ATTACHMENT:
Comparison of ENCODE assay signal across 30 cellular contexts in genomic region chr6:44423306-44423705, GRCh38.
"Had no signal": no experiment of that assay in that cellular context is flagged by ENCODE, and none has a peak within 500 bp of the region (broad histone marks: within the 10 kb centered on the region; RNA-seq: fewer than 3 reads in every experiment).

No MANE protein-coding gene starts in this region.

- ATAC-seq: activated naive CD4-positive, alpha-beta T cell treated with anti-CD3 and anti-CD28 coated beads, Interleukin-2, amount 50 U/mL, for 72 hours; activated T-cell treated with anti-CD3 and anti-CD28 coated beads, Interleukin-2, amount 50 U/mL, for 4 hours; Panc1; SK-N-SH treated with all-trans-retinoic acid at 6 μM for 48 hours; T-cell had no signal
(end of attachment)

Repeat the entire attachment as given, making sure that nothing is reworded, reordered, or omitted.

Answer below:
Comparison of ENCODE assay signal across 30 cellular contexts in genomic region chr6:44423306-44423705, GRCh38.
"Had no signal": no experiment of that assay in that cellular context is flagged by ENCODE, and none has a peak within 500 bp of the region (broad histone marks: within the 10 kb centered on the region; RNA-seq: fewer than 3 reads in every experiment).

No MANE protein-coding gene starts in this region.

- ATAC-seq: activated naive CD4-positive, alpha-beta T cell treated with anti-CD3 and anti-CD28 coated beads, Interleukin-2, amount 50 U/mL, for 72 hours; activated T-cell treated with anti-CD3 and anti-CD28 coated beads, Interleukin-2, amount 50 U/mL, for 4 hours; Panc1; SK-N-SH treated with all-trans-retinoic acid at 6 μM for 48 hours; T-cell had no signal